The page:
These earnest sons and daughters with crisp-cuff jeans above their pale ale workshoes are crafting their lives upon grass-fed hopefulness. These kid-faced mid-life professionals secretly loathe the ironies of middle-class rewards, but hang the vinyl above their beds. Finding solace in the soft-faced muppets, they pray with all their secular might for a truth found within the cracked guitar tonks of Mangum’s photomatic broken-youth parables. They hope their live viewing of his near-pantomime performance will free them from the irritation of their destabilized generation.
In Jeff they see an available ideal, the soft hero. They find their salve through an album and a half of decade old songs, sung by a man quiet enough to allow intrigue in his bio. Maybe if they sing along, especially when he asks, they’ll scrape the genius from his air. In an era where the value of nearly everything is churningly reinvented, the decay of these songs is painfully obvious. Two years ago the audience would be standing, singing at the top of their lungs. At this event, we all sat in theatre chairs and half-sung self-consciously. Next time we’ll put him in a glass case and kiss the surface.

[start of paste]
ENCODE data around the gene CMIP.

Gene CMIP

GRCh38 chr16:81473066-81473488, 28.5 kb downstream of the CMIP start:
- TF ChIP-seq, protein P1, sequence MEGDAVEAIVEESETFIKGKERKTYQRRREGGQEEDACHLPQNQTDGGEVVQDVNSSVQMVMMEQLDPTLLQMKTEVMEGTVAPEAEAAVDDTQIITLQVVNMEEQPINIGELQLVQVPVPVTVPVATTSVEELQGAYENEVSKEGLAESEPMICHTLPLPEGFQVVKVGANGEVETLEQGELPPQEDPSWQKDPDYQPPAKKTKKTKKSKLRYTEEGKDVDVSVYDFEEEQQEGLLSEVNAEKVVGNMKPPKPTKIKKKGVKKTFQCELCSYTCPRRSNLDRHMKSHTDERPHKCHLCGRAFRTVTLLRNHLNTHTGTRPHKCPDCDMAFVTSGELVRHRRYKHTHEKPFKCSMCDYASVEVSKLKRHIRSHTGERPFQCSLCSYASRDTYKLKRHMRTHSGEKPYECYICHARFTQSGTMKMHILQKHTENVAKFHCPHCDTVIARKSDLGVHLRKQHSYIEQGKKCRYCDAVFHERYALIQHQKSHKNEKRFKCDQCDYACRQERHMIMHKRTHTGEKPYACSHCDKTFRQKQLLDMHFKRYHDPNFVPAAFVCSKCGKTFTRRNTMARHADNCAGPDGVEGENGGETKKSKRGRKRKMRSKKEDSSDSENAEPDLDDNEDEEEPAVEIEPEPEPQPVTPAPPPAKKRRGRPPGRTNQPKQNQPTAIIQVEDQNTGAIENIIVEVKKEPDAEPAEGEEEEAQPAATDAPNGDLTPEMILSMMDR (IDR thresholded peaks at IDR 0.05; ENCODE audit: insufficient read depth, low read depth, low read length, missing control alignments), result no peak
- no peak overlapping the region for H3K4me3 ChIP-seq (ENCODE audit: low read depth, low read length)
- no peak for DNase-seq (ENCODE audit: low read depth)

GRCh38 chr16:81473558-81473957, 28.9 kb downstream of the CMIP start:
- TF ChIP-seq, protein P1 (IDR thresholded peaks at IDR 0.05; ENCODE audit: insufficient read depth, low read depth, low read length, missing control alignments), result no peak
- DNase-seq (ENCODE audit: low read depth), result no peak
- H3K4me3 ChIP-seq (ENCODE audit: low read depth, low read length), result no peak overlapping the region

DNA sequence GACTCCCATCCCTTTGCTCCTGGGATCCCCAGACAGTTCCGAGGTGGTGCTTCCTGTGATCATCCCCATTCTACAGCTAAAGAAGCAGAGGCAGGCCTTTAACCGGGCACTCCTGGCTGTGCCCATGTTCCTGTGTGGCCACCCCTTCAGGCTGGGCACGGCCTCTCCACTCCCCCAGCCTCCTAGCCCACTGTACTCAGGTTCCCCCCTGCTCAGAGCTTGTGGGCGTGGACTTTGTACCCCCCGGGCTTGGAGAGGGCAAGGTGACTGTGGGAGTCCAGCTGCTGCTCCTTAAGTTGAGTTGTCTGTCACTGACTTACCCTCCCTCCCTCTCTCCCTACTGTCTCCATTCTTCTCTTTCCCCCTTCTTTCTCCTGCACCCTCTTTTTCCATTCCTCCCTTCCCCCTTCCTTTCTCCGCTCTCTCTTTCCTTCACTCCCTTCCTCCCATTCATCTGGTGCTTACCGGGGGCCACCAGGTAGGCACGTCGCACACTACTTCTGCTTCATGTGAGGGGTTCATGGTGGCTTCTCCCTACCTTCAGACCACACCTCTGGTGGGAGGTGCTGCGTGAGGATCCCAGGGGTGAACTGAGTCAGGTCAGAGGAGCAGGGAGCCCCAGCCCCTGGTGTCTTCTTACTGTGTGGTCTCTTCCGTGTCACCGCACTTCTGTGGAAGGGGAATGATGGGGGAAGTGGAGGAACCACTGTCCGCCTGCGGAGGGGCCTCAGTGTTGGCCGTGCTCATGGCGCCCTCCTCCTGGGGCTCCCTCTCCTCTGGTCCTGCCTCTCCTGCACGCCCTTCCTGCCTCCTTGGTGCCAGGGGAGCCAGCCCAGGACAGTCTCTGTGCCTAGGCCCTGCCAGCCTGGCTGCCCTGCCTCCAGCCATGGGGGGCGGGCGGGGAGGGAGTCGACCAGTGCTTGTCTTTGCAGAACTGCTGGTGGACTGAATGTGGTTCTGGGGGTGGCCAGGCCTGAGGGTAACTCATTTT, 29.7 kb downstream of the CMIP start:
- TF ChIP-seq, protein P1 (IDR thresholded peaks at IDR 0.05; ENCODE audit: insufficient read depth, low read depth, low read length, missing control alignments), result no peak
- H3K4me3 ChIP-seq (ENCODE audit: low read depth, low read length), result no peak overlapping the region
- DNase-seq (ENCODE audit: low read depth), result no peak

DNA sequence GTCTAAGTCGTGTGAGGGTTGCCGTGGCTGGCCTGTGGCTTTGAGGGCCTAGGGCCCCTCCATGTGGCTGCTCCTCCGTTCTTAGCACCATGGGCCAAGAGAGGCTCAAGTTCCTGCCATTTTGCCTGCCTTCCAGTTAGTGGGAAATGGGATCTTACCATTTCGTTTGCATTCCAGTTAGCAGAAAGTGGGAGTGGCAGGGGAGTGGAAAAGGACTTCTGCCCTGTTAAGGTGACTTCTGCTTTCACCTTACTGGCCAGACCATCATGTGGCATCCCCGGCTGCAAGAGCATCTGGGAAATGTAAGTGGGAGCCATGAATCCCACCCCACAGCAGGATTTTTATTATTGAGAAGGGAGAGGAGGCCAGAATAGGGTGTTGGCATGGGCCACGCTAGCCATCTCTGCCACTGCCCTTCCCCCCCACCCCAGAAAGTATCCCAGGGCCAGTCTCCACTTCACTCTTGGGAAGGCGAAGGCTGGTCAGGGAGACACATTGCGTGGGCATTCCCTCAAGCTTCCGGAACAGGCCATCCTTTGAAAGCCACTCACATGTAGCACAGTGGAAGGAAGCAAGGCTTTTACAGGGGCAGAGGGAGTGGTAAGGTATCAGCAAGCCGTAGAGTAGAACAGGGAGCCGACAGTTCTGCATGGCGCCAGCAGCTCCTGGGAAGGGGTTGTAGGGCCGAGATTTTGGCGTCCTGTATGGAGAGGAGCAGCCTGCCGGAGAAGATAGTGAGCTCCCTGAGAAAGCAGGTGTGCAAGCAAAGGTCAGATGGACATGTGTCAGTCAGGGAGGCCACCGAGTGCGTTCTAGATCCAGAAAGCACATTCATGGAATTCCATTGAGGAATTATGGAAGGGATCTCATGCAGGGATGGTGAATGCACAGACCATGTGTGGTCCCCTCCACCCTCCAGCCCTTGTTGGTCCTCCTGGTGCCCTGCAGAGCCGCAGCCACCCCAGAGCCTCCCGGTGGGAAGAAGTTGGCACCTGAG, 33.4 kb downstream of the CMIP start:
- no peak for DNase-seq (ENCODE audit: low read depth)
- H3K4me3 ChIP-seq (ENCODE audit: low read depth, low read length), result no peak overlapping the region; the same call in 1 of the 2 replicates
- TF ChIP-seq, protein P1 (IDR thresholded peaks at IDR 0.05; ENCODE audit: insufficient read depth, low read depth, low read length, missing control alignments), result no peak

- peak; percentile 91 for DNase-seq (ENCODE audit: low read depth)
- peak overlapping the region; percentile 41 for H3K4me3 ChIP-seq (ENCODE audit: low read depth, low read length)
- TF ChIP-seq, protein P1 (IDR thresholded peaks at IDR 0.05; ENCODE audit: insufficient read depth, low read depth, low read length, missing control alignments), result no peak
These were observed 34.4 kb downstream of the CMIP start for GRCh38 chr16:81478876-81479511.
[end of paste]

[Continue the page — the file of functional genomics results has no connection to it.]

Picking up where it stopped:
The songs are good. I wish Jeff the best, but wish even more that he’d write new songs. Still, more importantly, the songs he sang last Thursday night are songs that dance upon the string theory within our cells. They mingle with neutrinos that are older than stars and gape at our bones from amidst the eldest vibrations. My grandkids will like these songs. Eons ago there were apes who would find magic in these songs.
Over the piles of time, songs have formed-up within cultures, combined like chemistry, and followed the math of notes and time. Uniform audiences warmly gawk at the modest majesty of a lonesome figure. Sitting, surrounded by sound-making tools that only they can play in a special way.
Like the slow salt-loaded waves on the moonless sea, these songs have seen their crest. They’ll soon be stacked within the basement boxes of polaroid portraits, cheap plastic school trophies, and mom’s love letters to a man who wasn’t her husband.